Abstract's details

Contribution of Time-varying Discharge from Greenland and Rivers to Regional Sea Level Change in the Arctic Ocean

Soumaia Tajouri (LOPS - UBO/CNRS/IFREMER/IRD, France)


William Llovel (LOPS - CNRS/IFREMER/IRD/UBO, France); Florian Sévellec (LOPS - CNRS/IFREMER/IRD/UBO, France); Thierry Penduff (Institut des Géosciences de l’Environnement, Grenoble, France); Jean-Marc Molines (Institut des Géosciences de l’Environnement, Grenoble, France); Stéphanie Leroux (Institut des Géosciences de l’Environnement, Grenoble, France)

Event: 2023 Ocean Surface Topography Science Team Meeting

Session: Science I: Understanding and Quantifying Regional and Global Sea Level Budgets

Presentation type: Type Forum only

Contribution: PDF file


Global mean sea level rise is an important indicator of ongoing climate change. For the first time, high-quality satellite altimetry data reveal large regional variability in sea level trends with regions experiencing a linear rise three times larger than the global mean trend. These trends are mainly explained by temperature changes. However, salinity changes can also play an important role in several regions such as in the Arctic Ocean. These temperature/salinity changes are themselves linked to a variety of drivers such as ocean circulation, ocean dynamics, air-sea fluxes and continental freshwater discharges. In particular, freshwater discharges from Greenland and rivers remain poorly understood due to a lack of in situ measurements. Recent improvements in the estimation of the interannual variability of freshwater discharges from Greenland and rivers allow us to isolate and quantify the contribution of such freshwater discharge to regional sea level change over the altimetric period 1993-2018.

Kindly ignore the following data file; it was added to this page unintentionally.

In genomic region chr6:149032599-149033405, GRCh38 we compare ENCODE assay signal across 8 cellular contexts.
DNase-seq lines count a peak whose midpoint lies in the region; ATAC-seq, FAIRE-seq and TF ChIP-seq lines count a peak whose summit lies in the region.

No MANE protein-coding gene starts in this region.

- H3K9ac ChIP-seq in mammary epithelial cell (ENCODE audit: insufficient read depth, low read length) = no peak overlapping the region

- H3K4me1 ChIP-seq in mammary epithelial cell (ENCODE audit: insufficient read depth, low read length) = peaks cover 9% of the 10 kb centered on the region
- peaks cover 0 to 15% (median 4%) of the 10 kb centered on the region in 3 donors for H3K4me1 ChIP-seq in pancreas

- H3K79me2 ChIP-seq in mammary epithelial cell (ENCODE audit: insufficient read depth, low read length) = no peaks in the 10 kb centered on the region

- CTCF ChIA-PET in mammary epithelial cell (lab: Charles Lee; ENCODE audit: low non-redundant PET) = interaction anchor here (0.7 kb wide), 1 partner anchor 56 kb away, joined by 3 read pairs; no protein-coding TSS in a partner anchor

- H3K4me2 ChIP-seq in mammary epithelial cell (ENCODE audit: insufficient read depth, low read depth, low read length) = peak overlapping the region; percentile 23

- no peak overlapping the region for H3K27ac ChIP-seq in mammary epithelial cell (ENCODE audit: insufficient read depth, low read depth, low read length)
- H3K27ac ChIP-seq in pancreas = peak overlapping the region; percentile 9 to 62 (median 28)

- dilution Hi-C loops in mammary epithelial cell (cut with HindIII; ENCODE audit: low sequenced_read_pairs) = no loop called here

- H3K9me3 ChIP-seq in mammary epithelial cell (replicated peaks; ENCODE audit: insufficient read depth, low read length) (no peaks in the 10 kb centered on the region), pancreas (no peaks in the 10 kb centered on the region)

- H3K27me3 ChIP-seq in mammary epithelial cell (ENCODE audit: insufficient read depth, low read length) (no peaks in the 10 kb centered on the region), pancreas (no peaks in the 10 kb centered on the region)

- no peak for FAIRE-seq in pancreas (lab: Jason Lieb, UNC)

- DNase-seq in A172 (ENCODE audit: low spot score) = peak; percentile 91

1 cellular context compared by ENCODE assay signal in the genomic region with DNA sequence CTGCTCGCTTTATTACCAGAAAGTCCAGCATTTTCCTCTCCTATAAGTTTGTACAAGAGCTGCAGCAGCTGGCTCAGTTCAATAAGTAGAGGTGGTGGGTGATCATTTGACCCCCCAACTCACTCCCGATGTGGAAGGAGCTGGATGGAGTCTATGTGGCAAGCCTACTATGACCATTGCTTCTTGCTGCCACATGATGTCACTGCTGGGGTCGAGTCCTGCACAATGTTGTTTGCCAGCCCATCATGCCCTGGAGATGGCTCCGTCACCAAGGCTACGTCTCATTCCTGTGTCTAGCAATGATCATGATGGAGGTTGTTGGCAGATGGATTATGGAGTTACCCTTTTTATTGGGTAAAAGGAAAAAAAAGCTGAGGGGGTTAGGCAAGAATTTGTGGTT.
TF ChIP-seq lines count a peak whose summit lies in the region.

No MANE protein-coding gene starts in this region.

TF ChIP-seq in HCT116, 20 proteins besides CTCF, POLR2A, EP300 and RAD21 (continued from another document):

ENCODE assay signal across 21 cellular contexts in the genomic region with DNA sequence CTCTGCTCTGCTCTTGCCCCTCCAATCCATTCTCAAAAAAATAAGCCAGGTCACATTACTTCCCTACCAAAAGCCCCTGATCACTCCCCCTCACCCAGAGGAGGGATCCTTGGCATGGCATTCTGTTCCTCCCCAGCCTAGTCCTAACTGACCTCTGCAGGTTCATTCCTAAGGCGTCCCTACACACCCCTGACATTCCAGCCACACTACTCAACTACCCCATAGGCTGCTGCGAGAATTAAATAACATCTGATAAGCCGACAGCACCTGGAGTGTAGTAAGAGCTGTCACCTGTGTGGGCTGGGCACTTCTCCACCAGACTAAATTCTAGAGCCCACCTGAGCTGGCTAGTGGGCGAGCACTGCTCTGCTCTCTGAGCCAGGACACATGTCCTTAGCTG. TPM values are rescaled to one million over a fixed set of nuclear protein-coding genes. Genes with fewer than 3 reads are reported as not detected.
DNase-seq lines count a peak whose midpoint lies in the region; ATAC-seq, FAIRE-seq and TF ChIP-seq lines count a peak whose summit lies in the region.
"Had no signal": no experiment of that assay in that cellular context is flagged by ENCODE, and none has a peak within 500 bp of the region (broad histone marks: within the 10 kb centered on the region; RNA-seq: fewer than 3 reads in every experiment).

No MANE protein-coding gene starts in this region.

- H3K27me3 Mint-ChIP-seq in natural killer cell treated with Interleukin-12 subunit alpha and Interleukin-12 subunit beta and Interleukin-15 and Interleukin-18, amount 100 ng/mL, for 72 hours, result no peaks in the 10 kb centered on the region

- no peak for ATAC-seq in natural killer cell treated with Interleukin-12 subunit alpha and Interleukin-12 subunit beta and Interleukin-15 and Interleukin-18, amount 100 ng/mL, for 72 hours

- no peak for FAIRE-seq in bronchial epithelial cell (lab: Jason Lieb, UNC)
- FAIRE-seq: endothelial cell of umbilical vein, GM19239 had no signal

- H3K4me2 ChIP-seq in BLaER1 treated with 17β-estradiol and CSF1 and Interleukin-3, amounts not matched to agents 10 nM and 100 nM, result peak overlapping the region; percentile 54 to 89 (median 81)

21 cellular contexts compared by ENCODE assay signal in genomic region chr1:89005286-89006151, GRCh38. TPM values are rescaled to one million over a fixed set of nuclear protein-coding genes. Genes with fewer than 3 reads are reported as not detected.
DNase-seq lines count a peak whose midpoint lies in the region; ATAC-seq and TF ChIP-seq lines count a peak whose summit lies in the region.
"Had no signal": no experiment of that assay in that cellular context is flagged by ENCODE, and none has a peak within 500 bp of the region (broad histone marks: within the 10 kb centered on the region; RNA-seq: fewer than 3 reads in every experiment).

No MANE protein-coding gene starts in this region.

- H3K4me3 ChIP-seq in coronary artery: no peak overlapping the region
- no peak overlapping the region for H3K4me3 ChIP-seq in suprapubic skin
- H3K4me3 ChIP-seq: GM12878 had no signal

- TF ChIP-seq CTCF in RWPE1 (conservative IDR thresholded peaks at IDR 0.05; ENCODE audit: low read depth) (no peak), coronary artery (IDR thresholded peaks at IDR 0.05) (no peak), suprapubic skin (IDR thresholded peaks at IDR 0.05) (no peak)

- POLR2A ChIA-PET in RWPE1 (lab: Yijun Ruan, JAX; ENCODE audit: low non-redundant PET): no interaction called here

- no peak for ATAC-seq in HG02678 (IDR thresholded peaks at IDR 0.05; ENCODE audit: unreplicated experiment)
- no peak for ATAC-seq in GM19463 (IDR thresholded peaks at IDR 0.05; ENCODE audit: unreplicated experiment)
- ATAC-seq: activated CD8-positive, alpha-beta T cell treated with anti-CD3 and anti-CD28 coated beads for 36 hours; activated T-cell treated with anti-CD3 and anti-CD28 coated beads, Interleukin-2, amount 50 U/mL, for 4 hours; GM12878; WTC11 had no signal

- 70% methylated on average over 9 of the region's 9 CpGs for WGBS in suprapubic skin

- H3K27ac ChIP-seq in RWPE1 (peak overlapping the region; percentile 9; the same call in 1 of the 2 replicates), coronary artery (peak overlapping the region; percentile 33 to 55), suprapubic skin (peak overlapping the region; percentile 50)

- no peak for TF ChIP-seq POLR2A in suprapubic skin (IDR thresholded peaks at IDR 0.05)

For that purpose, we make use of sensitivity experiments based on NEMO 1/4° global ocean/sea-ice/icebergs forced runs integrated over 1980-2018 where Greenland and rivers discharge are successively set to climatological and fully variable. This reveals the individual and cumulative impacts of these freshwater sources on regional sea level change.

We find that Greenland and rivers variability produce an opposite impact on regional sea level trends in the Beaufort Gyre Region (BGR), the former driving an increase, while the latter, a decrease. Their combined impact leads to fairly no sea level trend in that region. The sea level response is primarily driven by salinity variations in the 300 m upper meters, themselves mainly due to convergence of salinity anomalies by the ocean circulation. Our results indicate that local sea ice melt does not play a major role in the freshwater budget of the BGR.

This study gives support to account for the full variability of continental freshwater discharge in forced models in order to better represent regional sea level variability. As Greenland might impact regions far away from its coasts in the Arctic Ocean, being able to simulate Greenland consequences correctly is important for the understanding of the current and future Arctic climate changes.
Soumaia Tajouri